Open Access Articles- Top Results for Hadatha


This article is about the former Palestinian village in Tiberias Sub-district. For other uses, see Haditha (disambiguation).
Name meaning "new"[1]
Subdistrict Tiberias

32°40′53″N 35°29′34″E / 32.68139°N 35.49278°E / 32.68139; 35.49278Coordinates: 32°40′53″N 35°29′34″E / 32.68139°N 35.49278°E / 32.68139; 35.49278{{#coordinates:32|40|53|N|35|29|34|E|type:city_region:IL |primary |name=

Palestine grid 196/232
Population 520[2] (1945)
Date of depopulation May 12, 1948[3]
Cause(s) of depopulation Abandonment on Arab orders

Hadatha, also El Hadetheh or Hadateh, was a Palestinian Arab village in the District of Tiberias, located 12.5 km southwest of Tiberias. It was depopulated in the 1948 Palestine war.


Ceramics from the late Roman and Byzantine era have been found.[4]

According to tradition, Hadatha was one of the "Al-Hija" villages named after Emir Hussam al-Din Abu al-Hija.[5] Abu al-Hija ("the Daring") was an Iraqi-born commander of the Kurdish forces that took part in Sultan Saladin's conquest (1187–93) of the Crusader Kingdom. He was renowned for his bravery, and commanded the garrison of Acre at the time of the Siege of Acre (1189–1192).[5]

Abu al-Hija apparently returned to Iraq, but several members of his family remained in the country under orders from Saladin, and these family members settled on large tracts of land that they were given in the Carmel region, in the Lower, Eastern and Western Galilee, and in the Hebron Highlands.[5] Self-proclaimed kinsmen of al-Hija settled in the villages of Hadatha and Sirin in the Lower Galilee, and Ruweis and Kawkab in the Western Galilee. By tradition the descendants today still claim to be blood relations of al-Hija.[6]

Ottoman era

In 1596, Hadatha was part of the Ottoman Empire, and the tax register of that year revealed a population of 121.[7][8] All the villagers were Muslim.[9] A map from Napoleon's invasion of 1799 by Pierre Jacotin showed the place, named as El Hath.[10]

Victor Guérin, who visited in 1875, noted: "Some of the houses, which are still inhabited, have been constructed of good cut stones taken from some old buildings and mixed with small materials. On the slopes of the hill are found some ten shafts of columns lying scattered about the ground. They are the remains of a monument totally destroyed".[11][12]

In 1881, the Palestine Exploration Fund's Survey of Western Palestine (SWP) described El Hadetheh as: "Stone village, containing 250 Moslems, on cultivated plain, growing barley, etc. No trees or gardens near. Good spring of water and cisterns in the village".[13] They further noted that there was a "Spring on south-east side; good supply of water, perennial; a small stream flowing from it in winter and spring."[14]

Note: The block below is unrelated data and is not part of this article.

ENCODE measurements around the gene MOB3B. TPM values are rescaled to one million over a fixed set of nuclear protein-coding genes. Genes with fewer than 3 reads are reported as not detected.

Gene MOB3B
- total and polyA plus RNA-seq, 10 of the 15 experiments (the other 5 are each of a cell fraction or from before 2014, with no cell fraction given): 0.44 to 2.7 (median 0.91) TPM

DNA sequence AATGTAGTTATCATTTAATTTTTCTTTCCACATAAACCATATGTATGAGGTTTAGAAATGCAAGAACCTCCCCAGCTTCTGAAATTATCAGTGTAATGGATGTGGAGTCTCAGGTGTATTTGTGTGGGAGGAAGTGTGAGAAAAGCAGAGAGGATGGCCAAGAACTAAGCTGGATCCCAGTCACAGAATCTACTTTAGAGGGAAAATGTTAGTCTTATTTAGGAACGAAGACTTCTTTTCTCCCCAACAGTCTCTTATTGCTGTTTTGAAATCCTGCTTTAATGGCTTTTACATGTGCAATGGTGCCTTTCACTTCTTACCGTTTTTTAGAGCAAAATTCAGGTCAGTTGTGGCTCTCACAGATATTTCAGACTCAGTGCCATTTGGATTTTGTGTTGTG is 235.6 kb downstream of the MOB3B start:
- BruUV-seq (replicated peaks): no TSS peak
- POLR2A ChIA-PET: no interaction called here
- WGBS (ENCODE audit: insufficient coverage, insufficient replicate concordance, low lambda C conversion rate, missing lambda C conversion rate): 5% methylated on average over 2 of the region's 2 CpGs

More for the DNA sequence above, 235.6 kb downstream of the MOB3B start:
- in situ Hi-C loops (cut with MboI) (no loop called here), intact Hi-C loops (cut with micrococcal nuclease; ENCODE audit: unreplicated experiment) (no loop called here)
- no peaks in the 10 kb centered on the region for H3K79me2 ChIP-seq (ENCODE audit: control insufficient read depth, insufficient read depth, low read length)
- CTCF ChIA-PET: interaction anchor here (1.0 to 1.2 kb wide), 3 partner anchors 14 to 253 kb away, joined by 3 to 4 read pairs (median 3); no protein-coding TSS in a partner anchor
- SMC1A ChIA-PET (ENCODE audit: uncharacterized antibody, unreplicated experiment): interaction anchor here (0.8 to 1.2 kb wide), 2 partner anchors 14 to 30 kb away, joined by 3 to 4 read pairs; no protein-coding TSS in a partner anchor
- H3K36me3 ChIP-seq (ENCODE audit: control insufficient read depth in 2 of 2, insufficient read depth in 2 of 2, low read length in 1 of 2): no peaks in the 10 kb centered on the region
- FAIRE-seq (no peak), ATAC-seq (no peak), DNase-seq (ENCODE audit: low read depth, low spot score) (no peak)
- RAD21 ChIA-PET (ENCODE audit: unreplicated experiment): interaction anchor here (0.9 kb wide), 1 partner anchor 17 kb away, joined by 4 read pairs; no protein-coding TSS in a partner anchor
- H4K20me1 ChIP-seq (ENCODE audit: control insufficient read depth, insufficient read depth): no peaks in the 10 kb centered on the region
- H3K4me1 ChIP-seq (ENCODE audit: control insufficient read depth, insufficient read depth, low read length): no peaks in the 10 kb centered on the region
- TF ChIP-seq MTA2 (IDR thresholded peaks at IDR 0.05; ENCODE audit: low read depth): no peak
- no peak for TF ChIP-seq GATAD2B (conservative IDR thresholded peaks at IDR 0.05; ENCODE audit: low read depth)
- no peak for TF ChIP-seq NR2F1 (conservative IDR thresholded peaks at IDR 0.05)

British Mandate of Palestine

In the 1922 census of Palestine, conducted by the British Mandate authorities, Hadatheh had a population of 333, all Muslim,[15] increasing in the 1931 census to 368; 1 Christian, 1 Druze and 366 Muslims, in a total of 75 houses.[16]

Hadatha had an elementary school for boys which was founded in 1897 by Ottomans but had closed under the British Mandate.[17]

By 1945, the village population was 520, and the total land area was Script error: No such module "convert"..[2] Script error: No such module "convert". were irrigated or used for orchards, Script error: No such module "convert". were used for cereals,[18] and Script error: No such module "convert". were built-up (urban) land.[19]

1948 and aftermath

According to Morris, the village was abandoned during the 1947–1948 Civil War in Mandatory Palestine on May 12, 1948, under the orders of the Arab Higher Committee.[20] However, Khalidi noted an inconsistency in the account, since the History of Haganah wrote that "the inhabitants fled in fear of the Jews".[17]

In 1992, it was noted that though there were no settlements on village land, the inhabitants of Kefar Qish were cultivating the surrounding lands.[17]



  1. ^ Palmer 1881, p. 126.
  2. ^ a b Hadawi 1970, p. 72.
  3. ^ Morris, 2004, p. xvii village #106; p. 177 gives cause of depopulation
  4. ^ Dauphin 1998, p. 730.
  5. ^ a b c Benvenisti 2000, pp. 193–195.
  6. ^ Benvenisti 2000, pp. 193-195.
  7. ^ Hütteroth and Abdulfattah, 1977, p. 187. As given in Khalidi, 1992, p. 517.
  8. ^ Note that Rhode, 1979, p. 6 writes that the register that Hütteroth and Abdulfattah studied was not from 1595/6, but from 1548/9.
  9. ^ 22 households, according to Hütteroth and Abdulfattah, 1977, p. 187.
  10. ^ Karmon, 1960, p. 167.
  11. ^ Guérin 1880, pp. 137–138, 267.
  12. ^ Conder & Kitchener 1881, p. 384.
  13. ^ Conder & Kitchener 1881, p. 360.
  14. ^ Conder & Kitchener 1881, p. 378.
  15. ^ Barron, 1923, Table XI, Sub-district of Tiberias, p. 39.
  16. ^ Mills 1932, p. 82.
  17. ^ a b c Khalidi 1992, p. 518.
  18. ^ Hadawi 1970, p. 122.
  19. ^ Hadawi 1970, p. 172.
  20. ^ Morris 2004, p. 177.


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